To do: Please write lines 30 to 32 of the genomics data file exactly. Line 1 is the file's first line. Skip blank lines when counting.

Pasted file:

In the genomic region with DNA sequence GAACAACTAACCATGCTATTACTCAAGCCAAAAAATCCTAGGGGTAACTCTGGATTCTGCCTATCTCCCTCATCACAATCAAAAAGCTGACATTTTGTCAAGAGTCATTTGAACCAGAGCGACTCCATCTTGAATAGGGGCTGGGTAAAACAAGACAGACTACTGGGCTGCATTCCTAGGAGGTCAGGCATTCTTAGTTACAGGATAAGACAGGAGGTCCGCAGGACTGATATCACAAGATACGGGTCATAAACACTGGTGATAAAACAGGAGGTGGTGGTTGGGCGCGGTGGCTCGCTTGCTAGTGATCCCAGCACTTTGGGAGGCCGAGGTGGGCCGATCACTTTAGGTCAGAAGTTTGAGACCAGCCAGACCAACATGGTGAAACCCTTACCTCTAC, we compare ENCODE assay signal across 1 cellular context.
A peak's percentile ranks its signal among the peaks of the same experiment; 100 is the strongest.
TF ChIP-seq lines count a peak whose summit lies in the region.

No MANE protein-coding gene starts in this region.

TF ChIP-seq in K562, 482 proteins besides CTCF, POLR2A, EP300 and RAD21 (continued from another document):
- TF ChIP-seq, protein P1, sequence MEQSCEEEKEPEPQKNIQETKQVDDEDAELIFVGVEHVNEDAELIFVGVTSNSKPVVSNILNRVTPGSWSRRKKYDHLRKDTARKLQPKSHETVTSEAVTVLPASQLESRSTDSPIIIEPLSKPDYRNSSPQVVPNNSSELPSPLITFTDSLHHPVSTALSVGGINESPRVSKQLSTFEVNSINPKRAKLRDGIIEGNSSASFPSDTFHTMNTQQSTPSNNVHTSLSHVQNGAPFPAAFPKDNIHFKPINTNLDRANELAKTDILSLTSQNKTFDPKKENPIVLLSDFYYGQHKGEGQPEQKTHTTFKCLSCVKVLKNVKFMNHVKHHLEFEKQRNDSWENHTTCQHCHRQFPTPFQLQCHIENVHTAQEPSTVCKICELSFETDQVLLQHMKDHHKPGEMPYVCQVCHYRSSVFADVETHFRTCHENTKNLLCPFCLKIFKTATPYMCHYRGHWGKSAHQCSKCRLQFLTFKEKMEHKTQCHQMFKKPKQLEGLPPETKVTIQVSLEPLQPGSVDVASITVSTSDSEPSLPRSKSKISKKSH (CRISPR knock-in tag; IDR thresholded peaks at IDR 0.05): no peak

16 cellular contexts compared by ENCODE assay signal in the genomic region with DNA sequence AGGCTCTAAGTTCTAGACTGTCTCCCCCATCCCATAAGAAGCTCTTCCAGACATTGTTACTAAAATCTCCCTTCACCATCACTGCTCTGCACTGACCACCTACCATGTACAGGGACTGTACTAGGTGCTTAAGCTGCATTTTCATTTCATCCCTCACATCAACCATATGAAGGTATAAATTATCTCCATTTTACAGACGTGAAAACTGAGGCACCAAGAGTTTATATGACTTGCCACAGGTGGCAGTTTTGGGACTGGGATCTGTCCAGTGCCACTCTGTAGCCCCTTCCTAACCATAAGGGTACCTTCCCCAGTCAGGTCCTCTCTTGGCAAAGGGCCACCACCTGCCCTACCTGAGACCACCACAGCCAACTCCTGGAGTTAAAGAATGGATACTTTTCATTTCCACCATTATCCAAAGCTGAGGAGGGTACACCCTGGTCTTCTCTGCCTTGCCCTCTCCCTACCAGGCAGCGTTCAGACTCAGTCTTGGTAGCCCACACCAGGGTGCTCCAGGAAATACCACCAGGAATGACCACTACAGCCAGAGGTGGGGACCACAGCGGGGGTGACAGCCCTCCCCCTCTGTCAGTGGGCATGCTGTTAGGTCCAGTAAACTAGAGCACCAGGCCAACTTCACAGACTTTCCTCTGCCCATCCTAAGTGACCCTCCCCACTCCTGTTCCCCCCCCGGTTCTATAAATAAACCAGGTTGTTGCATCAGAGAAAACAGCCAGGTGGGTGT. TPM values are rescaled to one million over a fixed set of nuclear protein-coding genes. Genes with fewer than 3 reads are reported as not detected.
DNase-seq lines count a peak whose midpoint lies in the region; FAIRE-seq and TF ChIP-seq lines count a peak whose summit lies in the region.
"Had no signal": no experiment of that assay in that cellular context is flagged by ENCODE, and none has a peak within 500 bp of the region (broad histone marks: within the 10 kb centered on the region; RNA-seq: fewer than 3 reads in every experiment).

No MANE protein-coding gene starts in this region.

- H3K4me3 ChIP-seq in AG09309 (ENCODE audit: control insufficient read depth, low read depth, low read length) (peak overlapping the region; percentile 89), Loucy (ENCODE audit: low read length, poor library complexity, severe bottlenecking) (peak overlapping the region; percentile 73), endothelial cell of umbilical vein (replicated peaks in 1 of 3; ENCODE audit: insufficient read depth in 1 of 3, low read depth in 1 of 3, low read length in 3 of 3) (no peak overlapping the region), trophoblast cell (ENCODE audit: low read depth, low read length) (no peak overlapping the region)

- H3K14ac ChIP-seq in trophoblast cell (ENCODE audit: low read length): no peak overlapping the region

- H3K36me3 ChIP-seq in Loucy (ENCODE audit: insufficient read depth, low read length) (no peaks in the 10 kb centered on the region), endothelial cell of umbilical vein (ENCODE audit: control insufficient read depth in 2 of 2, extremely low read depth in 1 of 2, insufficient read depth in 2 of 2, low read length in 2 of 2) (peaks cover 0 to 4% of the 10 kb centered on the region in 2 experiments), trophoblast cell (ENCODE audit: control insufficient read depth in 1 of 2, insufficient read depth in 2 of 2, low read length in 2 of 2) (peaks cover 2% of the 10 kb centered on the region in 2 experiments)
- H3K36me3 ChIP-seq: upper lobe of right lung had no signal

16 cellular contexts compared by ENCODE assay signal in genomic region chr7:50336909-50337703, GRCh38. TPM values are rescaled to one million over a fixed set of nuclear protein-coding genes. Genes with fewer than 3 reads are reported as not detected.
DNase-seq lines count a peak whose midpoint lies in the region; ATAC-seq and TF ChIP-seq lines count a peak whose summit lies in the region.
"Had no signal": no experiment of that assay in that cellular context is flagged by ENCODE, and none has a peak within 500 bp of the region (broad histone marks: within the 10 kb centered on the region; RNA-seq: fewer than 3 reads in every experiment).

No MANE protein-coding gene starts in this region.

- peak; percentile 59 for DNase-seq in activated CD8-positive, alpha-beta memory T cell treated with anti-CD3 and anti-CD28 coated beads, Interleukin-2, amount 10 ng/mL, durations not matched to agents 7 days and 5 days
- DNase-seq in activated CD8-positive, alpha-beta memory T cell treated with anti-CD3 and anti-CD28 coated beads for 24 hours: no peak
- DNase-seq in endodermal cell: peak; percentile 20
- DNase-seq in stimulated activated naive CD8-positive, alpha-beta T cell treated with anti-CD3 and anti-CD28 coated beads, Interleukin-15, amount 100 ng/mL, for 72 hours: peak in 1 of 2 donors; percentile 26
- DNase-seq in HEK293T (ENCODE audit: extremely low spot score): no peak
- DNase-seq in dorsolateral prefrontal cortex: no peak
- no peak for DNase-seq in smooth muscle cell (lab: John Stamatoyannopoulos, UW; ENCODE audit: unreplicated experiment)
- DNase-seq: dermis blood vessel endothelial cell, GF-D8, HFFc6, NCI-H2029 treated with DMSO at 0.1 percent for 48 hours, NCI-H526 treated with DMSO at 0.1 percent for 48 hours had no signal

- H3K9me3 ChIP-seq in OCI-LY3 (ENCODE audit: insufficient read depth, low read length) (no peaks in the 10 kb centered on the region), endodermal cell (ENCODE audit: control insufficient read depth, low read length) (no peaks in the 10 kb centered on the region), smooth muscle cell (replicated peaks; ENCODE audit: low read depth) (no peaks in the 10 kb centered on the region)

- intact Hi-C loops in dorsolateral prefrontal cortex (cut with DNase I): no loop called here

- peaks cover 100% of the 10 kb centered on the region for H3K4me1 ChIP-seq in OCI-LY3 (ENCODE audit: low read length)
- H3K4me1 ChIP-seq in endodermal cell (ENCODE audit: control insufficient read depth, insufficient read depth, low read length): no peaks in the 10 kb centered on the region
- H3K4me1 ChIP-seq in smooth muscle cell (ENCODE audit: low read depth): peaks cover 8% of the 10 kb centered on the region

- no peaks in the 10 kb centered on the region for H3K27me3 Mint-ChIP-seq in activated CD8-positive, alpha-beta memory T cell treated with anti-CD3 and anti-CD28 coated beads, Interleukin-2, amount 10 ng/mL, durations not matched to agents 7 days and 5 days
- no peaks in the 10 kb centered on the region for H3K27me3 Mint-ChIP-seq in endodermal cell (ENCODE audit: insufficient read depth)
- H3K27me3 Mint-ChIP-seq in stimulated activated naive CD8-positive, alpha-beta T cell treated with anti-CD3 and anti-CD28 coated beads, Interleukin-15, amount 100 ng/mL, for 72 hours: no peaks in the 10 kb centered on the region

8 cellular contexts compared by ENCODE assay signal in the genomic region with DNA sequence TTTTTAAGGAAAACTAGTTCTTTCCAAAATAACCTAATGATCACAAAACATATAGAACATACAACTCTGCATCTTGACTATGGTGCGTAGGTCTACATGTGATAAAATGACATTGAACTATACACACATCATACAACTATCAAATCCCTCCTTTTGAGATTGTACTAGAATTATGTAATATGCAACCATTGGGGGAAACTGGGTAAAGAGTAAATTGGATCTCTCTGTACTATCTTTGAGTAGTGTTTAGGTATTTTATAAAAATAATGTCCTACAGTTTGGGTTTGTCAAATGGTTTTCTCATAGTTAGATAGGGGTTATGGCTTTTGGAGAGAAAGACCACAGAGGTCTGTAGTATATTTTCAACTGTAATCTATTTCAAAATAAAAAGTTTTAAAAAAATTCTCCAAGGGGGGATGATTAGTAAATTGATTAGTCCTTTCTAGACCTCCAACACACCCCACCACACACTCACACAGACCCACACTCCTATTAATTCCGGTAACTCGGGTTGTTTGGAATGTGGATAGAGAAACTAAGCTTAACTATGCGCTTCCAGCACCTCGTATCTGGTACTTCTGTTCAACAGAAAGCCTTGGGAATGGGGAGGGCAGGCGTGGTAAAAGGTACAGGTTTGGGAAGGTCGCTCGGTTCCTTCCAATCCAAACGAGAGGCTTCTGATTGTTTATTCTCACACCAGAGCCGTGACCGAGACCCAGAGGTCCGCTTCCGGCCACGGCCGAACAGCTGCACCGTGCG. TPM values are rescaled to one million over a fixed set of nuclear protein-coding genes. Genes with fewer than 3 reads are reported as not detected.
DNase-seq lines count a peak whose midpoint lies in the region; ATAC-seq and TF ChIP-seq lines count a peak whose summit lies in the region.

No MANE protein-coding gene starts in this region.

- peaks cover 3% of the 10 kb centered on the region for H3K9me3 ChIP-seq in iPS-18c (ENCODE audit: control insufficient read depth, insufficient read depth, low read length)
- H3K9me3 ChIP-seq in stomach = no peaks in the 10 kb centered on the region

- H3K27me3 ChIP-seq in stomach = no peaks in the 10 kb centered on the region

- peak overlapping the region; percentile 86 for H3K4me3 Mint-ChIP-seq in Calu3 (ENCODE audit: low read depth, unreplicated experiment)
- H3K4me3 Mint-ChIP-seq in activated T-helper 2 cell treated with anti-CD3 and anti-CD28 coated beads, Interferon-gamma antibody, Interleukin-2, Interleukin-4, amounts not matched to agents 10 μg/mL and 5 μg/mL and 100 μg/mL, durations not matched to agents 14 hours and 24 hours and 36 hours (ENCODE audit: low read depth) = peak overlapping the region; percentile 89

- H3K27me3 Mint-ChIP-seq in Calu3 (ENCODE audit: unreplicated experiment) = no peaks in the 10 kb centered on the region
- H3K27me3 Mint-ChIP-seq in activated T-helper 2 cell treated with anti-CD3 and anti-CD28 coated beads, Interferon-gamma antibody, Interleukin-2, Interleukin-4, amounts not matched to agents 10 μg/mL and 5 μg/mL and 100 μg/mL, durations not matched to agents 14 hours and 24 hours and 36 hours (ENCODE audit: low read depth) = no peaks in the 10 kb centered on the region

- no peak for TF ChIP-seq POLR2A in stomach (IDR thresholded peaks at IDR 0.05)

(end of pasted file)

- H3K4me1 ChIP-seq in endodermal cell (ENCODE audit: control insufficient read depth, insufficient read depth, low read length): no peaks in the 10 kb centered on the region
- H3K4me1 ChIP-seq in smooth muscle cell (ENCODE audit: low read depth): peaks cover 8% of the 10 kb centered on the region

- no peaks in the 10 kb centered on the region for H3K27me3 Mint-ChIP-seq in activated CD8-positive, alpha-beta memory T cell treated with anti-CD3 and anti-CD28 coated beads, Interleukin-2, amount 10 ng/mL, durations not matched to agents 7 days and 5 days